There are many incarnations of the Prusa i3, the one used in this example is but one of them, accordingly there may additional or redundant steps in this guide. Please familiarise yourself with the steps in the guide and establish if it is relevant and possible on your printer before choosing to continue.

The plethora of Prusa i3's available makes assuring compatibility hard.

This guide assumes the following:

  • 8mm Rods using LM8UU Bearings (or similar).
  • 45mm Rod Spacing, ~15mm Belt Spacing.
  • One bearing on the top rod, two on the bottom, or the other way around.
  1. We are going to remove the old carriage and HotEnd.
    • We are going to remove the old carriage and HotEnd.

    • Cut the cable ties holding the LM8UU linear bearings in the X carriage.

    • Cut the cable ties holding the two ends of the belts in place.

    • Remove extruder and carriage assembly.

    • Keep the old assembly away from bed to work without risk of bed damage.

  2. Gather the nozzle, heater block and heat break:
    • Gather the nozzle, heater block and heat break:

    • Nozzle

    • Heater Block

    • Heat Break

    • Before starting work on your heater block, make sure that you'll going to screw your nozzle into the correct side.

    • You should be looking at the side of the heater block with three holes in it

    • Screw in the nozzle all the way into the heater block. Don't worry about tightness yet.

    • Then, unscrew the nozzle by a 1/4 of a turn. This will leave a little space to tighten after screwing in the heat break.

    • Screw in the heat break until it touches the nozzle.

    • Tighten the nozzle against the heat break. No need to over tighten, we'll be hot-tightening later.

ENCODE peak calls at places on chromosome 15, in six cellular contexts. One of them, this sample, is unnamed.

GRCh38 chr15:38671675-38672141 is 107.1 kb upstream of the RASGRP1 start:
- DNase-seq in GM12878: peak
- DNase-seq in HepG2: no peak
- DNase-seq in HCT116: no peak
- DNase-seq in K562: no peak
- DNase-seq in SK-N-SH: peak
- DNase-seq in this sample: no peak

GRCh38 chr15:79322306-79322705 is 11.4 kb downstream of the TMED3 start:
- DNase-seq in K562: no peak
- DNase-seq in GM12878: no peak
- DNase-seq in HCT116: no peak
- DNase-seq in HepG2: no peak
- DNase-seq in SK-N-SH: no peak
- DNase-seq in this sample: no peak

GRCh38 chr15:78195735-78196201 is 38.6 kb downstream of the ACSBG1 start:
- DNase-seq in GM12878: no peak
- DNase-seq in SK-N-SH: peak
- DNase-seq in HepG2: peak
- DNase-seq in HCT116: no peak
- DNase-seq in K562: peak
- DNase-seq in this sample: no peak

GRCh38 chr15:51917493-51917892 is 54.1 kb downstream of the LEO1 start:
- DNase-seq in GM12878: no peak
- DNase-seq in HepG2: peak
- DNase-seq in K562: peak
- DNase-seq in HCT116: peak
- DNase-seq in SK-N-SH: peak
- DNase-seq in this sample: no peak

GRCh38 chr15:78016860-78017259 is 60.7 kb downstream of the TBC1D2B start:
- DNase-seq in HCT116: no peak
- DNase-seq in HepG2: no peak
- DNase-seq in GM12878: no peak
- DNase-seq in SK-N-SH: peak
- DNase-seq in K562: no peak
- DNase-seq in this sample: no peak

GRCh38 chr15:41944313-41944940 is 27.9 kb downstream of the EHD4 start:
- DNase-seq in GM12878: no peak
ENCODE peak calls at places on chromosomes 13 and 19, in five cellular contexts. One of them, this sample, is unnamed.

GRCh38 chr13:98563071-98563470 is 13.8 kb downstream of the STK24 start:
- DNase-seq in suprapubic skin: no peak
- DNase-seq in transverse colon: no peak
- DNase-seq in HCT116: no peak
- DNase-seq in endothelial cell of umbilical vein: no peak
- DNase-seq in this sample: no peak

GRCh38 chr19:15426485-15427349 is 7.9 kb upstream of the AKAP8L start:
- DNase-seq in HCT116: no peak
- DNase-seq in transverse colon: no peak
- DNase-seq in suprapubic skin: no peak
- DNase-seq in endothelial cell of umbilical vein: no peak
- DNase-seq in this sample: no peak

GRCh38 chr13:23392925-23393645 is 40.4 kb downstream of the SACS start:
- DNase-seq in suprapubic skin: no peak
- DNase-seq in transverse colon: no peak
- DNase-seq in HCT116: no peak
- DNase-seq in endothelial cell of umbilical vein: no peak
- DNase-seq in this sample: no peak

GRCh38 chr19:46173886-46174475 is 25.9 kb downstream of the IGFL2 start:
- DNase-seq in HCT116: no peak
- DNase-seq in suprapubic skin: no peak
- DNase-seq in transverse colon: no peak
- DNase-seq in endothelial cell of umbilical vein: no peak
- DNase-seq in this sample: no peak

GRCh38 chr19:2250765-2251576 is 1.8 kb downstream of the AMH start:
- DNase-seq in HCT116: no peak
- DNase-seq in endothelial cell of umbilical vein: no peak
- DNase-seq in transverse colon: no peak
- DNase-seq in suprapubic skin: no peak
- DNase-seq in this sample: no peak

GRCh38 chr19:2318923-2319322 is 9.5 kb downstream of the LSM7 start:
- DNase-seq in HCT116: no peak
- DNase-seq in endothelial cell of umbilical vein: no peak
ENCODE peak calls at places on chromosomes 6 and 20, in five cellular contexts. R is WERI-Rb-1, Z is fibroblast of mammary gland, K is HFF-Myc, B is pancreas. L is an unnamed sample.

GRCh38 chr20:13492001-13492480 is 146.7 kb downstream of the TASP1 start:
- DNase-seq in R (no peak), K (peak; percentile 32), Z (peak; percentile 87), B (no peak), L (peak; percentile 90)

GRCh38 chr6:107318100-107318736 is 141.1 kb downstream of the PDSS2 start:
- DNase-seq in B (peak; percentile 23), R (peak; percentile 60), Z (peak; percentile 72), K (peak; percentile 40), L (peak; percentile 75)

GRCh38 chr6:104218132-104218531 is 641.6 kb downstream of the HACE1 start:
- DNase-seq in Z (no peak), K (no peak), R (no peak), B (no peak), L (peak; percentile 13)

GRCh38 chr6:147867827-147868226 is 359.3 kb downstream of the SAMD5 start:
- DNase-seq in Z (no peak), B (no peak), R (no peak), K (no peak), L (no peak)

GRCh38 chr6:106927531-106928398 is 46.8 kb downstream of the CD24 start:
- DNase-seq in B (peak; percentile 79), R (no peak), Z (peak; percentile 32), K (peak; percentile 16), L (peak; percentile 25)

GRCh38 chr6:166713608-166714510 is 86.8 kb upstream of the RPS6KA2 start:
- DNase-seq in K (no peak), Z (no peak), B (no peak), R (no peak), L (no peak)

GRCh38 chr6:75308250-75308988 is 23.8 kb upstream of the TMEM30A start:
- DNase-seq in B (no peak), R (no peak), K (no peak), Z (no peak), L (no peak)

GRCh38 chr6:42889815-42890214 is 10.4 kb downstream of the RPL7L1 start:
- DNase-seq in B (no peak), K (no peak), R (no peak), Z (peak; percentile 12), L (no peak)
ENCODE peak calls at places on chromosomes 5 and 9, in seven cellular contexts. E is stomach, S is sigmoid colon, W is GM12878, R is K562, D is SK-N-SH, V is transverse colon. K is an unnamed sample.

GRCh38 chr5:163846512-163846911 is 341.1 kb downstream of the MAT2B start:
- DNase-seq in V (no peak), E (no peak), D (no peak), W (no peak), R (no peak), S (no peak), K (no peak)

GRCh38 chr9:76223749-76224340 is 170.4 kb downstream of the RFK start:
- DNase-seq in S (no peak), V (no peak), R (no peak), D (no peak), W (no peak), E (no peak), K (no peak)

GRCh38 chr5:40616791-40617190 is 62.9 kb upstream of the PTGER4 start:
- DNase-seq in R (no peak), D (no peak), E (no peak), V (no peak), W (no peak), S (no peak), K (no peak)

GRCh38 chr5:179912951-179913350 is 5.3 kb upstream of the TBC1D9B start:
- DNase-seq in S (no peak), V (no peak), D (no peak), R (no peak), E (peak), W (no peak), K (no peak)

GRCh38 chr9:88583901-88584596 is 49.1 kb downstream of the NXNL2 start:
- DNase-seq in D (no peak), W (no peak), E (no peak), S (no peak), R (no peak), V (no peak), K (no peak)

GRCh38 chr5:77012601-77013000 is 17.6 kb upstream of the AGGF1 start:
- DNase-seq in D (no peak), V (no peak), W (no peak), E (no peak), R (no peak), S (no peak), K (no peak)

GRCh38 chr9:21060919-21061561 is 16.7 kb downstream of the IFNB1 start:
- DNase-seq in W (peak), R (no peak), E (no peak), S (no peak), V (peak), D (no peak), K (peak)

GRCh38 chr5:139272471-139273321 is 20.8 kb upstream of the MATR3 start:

• Double check that your nozzle is still almost flush with your heater block.

    • If there is significant space between the nozzle top and the heater block you should re-adjust your nozzle and heat break to eliminate that space.

    • Gather the parts you'll need to install the thermistor:

    • Thermistor Cartridge

    • The Smaller, 1.5mm Hex Wrench

    • M3 Grub Screw

    • Heater Block

    • Slide in the thermistor cartridge.

    • You can slide the cartridge in either direction so that the wires extend from one side or the other of your heater block. Think about how you'll be organising your wiring to decide which makes sense for your printer.

    • Screw in grub screw until it just touches the thermistor.

    • Tighten M3 grub screw by an 1/8 of a turn.

    • Do not over tighten the screw. The thermistor cartridge is soft, and you might deform it if you over-tighten the screw.

    • Gather heater block, heater cartridge, 2mm hex key and M3x10 screw with washer:

    • Heater Block

    • Heater cartridge

    • 2.5mm, Hex Wrench

    • One of the longer M3x10 Screws and M3 Washer

    • Slide in the heater cartridge. Typically you'd want the wires to come out the same side as your thermistor wires.

    • Tighten the M3 x 10 socket dome screw (with the M3 washer on it) with 2 mm hey key until the clamp deforms slightly (as shown in the second picture).

    • Gently tug the heater and thermistor wires to check they won't slide out

    • Thread the M3 grub screw into the pinion gear slightly so you don't lose it

    • Slip the pinion gear onto the motor shaft with the grub screw facing down, towards the motor.